In my 20 years as a De La Salle Christian Brother, I have been regularly asked, “Why did you become a brother?” The short answer is because I believe it’s what God has called me to do with my life. Invariably, I am asked, “How do you know this is what God asks of you?” For me a proper response means telling a little of my personal story, and then finally saying that it’s ultimately a matter of faith. Like many before me, I became a brother because I had brothers while I was a student in high school, and during that time I grew to admire them.
They were genuinely interested in and cared about my classmates and me. They helped me to grow in confidence and to mature. At some point, several brothers asked me if I had ever thought about being a brother. They noticed this made me a little uncomfortable, but they encouraged me nonetheless. I also had the brothers in college. During this time I did think about it, but I entered college with the idea that I might like to become a doctor. I had a vague idea that I wanted to be in a helping profession. Certainly my parents were enthusiastic about my considering the medical profession.
After two and a half years of torturing myself as a biochemistry major and having a wonderful experience working summers in a program for delinquent boys run by the brothers, becoming a brother began to make more sense to me. By the time I graduated from college, I had decided to try becoming a brother. Upon graduation, I moved into the community. Within the next two years I completed candidacy and novitiate—the first two steps in becoming a full member of the community.
Nowhere else I’d rather go
I knew by the end of my novitiate that I wanted to be a brother for the rest of my life. That sense was confirmed five years later when I made my final profession and became a permanent member of the De La Salle Brothers. At the start of the Mass for my final profession I was overwhelmed by a sense of God’s love for me. I began to cry and didn’t stop sobbing until it was time for me to profess my final vows. I was stunned by my own crying, as was everyone else in the chapel who knew me. My dad, not sure what was going on, turned to me in the pew and asked me if I wanted to go home. I told him I didn’t and that I was crying because I was so happy. When the provincial—the leader of the community—called me to the sanctuary to profess my final vows, he invited my parents to come with me as a sign of their inclusion in our Lasallian family. God’s love for me made manifest in the love of the brothers, my family, friends, colleagues, and the students that surrounded me confirmed that I was doing the right thing.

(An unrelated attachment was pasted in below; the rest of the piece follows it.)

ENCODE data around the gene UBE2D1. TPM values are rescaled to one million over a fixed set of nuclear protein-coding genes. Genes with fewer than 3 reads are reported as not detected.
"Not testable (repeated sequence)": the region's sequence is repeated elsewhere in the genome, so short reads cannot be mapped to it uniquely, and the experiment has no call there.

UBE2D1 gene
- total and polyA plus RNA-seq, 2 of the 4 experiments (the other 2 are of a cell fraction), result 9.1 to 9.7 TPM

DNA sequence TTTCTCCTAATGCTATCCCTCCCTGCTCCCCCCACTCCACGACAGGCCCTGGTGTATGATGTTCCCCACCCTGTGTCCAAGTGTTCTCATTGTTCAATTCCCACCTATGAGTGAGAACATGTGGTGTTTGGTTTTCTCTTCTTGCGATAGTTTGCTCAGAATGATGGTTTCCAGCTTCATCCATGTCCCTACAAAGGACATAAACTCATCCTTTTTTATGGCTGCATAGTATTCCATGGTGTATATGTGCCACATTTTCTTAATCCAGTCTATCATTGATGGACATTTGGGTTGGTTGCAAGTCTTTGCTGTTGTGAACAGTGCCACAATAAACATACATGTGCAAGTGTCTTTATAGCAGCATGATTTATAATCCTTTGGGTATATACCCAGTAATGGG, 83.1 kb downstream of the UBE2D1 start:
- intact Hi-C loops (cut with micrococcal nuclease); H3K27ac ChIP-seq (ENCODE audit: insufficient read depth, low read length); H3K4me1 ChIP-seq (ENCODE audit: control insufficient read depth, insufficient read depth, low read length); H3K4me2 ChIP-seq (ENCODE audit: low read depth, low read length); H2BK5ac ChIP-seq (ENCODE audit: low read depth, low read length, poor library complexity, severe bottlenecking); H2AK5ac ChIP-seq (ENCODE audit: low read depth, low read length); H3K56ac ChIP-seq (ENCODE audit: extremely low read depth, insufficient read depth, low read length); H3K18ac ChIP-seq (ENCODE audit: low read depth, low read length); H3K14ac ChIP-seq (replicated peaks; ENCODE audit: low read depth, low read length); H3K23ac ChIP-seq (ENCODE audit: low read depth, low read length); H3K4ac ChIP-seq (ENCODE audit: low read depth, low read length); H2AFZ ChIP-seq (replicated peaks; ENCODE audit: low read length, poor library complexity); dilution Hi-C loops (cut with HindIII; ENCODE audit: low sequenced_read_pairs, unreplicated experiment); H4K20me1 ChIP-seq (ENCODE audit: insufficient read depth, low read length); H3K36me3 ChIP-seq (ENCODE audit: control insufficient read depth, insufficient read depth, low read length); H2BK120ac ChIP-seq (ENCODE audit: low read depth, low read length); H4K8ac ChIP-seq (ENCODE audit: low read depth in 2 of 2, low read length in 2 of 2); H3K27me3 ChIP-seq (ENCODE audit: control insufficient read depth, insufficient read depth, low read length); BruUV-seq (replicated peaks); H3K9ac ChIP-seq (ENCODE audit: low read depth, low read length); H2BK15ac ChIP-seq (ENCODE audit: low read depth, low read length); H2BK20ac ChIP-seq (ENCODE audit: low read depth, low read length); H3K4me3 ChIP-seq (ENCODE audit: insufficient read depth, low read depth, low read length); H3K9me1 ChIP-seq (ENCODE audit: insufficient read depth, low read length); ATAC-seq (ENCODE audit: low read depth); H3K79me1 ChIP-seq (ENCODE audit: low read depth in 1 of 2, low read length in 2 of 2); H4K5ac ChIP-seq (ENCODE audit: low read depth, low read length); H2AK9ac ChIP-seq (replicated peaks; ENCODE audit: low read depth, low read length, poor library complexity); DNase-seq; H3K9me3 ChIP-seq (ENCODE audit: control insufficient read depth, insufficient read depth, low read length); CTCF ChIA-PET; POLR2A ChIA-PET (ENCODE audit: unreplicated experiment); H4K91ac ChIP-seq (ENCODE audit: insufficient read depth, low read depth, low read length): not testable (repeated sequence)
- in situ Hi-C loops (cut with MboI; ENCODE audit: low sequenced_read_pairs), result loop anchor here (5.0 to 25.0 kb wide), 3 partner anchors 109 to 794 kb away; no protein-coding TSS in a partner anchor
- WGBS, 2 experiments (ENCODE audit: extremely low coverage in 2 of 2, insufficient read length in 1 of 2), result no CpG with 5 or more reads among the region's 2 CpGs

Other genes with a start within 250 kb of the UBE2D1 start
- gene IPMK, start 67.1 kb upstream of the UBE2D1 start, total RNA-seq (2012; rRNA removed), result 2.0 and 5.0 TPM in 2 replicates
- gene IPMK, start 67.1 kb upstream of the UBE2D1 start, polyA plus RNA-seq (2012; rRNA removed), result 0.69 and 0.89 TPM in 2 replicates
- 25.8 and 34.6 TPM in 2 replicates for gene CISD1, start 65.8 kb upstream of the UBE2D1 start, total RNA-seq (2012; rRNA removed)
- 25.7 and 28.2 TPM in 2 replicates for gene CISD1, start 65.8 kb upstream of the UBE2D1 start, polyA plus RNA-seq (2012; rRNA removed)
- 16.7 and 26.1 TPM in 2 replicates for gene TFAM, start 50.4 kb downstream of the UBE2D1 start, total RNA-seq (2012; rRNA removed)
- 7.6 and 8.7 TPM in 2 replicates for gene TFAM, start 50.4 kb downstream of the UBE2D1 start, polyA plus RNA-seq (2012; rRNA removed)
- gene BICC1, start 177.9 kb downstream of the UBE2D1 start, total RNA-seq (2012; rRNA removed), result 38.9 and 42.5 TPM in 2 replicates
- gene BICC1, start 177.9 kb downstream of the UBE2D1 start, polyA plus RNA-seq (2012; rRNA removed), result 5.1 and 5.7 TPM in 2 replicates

Two years ago I had the opportunity to study in Rome. While on a directed retreat outside of Rome, I had a reconfirmation of my vocation as a brother. I was praying in the early hours and I was becoming uncomfortable and restless. While trying to decide if I should return to my room or remain in the chapel the question came to me, “Where else and with whom would I go?” My spontaneous response was, “Lord, there is nowhere else and no one else with whom I would rather be.” I am happy to be a brother. I love being a brother.
There is nothing else I would want to be. Being a brother has drawn me into a closer relationship with God than I would have had had I elected some other way. Being a brother has afforded me an excellent education and many professional opportunities, but the credentials I have are simply tools that allow me to work with young people in need. My life is dedicated to God in the service of young people. My task is to try to represent Jesus to them.
Being a brother means that I have decided to try each day to represent Jesus Christ to the young people I serve, to my colleagues, and all those whose paths cross mine. It means, too, that I try to foster the growth of God’s kingdom by trying to see these people as my brothers and sisters. I must admit that I am not always very good at this. This is why I emphasize that I try—sometimes harder than others, but I think increasingly with a greater conscientiousness.
My image of helping to build God’s kingdom comes from an experience I had a number of years ago while looking down from the viewing deck of a skyscraper. I was there around dusk when the street and car lights were beginning to come on.
As I watched people exiting buildings and moving toward subway stations, planes arriving and departing from the city, and cars moving along the highways and streets, I was struck by our interconnectedness, our interdependence. I began to imagine the impact of one stalled car on the highway, and the influence that people on the planes would be exerting on others at their journey’s end.
Being a brother means that I have an awesome responsibility to the world as I minister to the young people entrusted to my care. The influence I have on them will in some way impact countless others. As a brother, I feel it is my call to love the people God brings into my life: be they difficult students, delinquent kids, a homeless person who asks me to buy him chicken nuggets, or my brothers with whom I live in community. In these very concrete interactions I am called to recognize Jesus in the guise of these people, and at the same time I am called to represent Jesus to them, so that together we come to know and love God more and contribute to the expansion of God’s kingdom in our world.